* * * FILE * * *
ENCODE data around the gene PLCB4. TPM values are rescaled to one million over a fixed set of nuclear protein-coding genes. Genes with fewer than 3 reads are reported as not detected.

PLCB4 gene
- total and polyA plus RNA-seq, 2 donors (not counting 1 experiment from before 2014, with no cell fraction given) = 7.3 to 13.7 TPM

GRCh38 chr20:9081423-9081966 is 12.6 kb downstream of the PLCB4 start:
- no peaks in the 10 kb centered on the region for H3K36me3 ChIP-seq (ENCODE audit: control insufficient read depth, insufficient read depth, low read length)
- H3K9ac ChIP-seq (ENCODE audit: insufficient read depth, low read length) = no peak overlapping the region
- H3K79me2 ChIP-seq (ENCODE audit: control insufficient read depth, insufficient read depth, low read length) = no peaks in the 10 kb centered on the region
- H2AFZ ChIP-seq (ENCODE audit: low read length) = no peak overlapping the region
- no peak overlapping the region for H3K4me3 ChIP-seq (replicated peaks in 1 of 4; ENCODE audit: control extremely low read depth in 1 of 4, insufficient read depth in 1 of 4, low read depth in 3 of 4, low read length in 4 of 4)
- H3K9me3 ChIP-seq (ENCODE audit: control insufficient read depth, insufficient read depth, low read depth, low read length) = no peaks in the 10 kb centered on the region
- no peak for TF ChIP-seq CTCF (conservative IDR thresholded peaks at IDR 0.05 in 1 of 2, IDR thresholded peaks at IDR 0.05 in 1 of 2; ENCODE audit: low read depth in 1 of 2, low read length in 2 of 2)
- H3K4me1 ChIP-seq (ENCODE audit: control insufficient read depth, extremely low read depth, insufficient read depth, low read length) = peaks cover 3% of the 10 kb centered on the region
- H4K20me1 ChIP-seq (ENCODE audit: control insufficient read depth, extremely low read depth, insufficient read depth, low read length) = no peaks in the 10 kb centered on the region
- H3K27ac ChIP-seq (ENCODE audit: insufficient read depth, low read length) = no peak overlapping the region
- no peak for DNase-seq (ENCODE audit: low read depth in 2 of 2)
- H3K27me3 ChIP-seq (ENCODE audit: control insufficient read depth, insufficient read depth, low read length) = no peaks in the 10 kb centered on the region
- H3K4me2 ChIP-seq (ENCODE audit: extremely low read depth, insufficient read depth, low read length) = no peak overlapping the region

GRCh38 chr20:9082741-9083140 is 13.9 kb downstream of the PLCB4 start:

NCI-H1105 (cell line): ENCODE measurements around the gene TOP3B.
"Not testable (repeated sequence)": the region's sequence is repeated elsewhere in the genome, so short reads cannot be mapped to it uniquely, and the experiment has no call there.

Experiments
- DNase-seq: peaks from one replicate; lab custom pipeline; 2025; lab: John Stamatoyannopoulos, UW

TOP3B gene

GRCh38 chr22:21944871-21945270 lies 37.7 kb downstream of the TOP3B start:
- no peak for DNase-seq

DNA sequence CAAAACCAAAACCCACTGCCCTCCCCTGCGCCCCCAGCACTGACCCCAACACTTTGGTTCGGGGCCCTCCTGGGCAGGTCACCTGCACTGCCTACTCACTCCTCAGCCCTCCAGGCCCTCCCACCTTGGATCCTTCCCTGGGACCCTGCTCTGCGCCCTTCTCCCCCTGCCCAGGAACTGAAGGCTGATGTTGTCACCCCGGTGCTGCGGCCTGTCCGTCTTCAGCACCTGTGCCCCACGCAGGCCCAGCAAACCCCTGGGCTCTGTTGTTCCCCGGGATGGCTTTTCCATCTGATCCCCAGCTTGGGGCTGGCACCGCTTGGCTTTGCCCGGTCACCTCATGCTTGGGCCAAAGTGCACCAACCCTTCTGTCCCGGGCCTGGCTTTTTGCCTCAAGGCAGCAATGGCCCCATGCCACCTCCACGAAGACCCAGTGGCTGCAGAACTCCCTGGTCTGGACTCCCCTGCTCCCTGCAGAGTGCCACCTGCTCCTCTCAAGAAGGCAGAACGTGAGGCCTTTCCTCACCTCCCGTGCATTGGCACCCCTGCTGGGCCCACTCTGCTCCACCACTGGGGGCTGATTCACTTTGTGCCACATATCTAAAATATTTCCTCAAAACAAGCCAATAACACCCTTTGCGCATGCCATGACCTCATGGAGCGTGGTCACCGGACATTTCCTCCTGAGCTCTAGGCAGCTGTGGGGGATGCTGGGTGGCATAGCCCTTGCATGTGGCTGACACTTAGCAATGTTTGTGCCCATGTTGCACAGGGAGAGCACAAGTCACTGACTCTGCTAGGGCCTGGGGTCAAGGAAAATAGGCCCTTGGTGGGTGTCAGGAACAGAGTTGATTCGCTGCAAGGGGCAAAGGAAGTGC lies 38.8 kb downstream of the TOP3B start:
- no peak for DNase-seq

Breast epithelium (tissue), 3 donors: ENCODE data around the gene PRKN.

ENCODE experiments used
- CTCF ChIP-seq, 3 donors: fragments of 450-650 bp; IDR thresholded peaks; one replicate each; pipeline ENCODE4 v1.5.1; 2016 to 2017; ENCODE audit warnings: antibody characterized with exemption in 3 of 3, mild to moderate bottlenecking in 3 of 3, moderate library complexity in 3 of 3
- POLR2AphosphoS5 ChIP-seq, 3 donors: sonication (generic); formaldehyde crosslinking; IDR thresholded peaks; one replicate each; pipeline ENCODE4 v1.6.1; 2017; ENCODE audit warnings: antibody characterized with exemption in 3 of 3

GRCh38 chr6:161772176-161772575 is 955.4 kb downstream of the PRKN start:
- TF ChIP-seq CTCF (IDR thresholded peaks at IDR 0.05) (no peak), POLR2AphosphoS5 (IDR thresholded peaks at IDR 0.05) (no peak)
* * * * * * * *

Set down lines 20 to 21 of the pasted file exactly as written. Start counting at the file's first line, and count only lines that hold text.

"Not testable (repeated sequence)": the region's sequence is repeated elsewhere in the genome, so short reads cannot be mapped to it uniquely, and the experiment has no call there.

Experiments